This is a challenge for every educator, and every citizen: the next generation must be more climate literate. Political decisions will still be difficult, but personal decisions will be easier if people have at least a rudimentary understanding of why climate issues matter, and how our actions affect climate. Here is a resource that will help.
Teachers and schools are vitally important. If they can convey most of the information in this highly valuable overview of climate wisdom, prepared by the U.S. Global Climate Change Research Program, they will have done well.
I would not urge anybody to wast time trying to improve climate literacy in anyone over 60. They are too set in their ways, and even if they change their attitudes and behaviors they will not be playing a role much longer anyway. Nor is it necessarily a good idea for parents to try to teach their children, except by example. Children will grow up to do just what they please, often despite their parents wishes or suggestions. But they do emulate their parents in many basic attitudes, so parents who show they respect science and care about the environment will have an impact (as will those who denigrate sceince and use the Earth as a giant rubbish tip). But climate literacy among young people is vitally important.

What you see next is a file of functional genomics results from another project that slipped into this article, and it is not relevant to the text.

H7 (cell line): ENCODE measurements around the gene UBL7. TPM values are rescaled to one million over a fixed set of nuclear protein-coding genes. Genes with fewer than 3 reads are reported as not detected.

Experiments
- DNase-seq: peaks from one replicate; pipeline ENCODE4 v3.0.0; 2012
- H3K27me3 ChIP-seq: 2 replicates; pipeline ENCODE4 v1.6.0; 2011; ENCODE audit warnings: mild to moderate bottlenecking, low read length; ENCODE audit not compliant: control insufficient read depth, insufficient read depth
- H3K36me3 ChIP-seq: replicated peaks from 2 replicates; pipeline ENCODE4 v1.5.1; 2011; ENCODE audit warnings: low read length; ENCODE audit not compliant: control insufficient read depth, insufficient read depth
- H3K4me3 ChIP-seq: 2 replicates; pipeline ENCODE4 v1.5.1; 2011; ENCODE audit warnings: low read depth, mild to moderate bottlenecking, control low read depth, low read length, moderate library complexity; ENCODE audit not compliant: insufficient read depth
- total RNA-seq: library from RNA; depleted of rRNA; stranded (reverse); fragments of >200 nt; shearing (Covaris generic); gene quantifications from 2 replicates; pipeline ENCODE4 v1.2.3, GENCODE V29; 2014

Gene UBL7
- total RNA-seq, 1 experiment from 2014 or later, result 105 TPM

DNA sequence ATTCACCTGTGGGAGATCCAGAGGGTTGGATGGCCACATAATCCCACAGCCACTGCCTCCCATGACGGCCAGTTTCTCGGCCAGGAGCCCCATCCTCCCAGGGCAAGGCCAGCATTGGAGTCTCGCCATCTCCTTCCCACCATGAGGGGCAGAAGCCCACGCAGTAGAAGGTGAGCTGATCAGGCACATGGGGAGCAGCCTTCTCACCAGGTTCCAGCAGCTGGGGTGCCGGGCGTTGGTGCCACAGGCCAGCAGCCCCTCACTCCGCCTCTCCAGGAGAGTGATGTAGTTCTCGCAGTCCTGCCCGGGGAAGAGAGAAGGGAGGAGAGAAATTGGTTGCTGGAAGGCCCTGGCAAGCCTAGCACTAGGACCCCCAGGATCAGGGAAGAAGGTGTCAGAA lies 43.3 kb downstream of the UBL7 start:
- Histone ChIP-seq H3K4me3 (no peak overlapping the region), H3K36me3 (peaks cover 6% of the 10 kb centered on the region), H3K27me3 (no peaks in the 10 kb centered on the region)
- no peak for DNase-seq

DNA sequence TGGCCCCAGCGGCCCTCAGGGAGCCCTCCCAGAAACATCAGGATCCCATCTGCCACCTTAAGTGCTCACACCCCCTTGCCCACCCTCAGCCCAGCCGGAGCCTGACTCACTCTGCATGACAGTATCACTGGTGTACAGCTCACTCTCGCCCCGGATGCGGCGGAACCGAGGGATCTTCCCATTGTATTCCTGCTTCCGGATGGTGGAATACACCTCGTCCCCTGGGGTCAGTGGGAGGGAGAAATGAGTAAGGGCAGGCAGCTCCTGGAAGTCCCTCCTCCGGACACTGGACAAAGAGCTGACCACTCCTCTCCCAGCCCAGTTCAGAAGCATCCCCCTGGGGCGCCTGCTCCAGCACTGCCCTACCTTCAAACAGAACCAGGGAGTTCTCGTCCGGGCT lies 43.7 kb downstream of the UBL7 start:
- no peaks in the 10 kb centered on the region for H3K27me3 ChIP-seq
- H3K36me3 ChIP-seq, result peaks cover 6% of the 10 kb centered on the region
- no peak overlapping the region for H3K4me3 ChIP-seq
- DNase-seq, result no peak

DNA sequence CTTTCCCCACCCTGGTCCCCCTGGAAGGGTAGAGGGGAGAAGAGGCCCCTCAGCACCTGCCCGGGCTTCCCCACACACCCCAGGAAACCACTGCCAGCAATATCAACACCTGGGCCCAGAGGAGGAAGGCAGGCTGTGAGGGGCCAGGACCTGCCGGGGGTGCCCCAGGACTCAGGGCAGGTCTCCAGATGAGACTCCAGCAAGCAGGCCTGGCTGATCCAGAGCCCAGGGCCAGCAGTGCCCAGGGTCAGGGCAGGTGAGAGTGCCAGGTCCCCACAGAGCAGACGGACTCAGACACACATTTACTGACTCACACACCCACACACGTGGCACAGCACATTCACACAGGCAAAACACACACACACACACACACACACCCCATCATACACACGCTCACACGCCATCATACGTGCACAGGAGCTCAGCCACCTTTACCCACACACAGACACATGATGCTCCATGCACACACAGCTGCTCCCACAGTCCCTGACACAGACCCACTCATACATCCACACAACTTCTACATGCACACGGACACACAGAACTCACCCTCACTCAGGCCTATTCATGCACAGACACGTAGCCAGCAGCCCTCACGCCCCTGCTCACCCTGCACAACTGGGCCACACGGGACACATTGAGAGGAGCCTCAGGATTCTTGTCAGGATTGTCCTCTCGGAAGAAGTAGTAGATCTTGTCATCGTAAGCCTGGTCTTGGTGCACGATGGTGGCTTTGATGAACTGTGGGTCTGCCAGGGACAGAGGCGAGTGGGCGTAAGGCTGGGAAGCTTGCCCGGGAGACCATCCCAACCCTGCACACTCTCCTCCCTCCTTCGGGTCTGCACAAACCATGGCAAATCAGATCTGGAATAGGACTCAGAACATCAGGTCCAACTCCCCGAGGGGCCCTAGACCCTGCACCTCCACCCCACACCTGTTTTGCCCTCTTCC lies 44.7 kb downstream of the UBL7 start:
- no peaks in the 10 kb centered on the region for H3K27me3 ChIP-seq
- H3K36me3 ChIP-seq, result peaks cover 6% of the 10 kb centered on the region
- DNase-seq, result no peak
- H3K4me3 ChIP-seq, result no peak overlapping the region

Samuel Clemens said "Everybody talks about the weather, but nobody does anything about it." While there is a big difference between weather and climate, it is important for future inhabitants of this planet to be aware that they are doing something about the climate, for good or ill, and whether they mean to or not.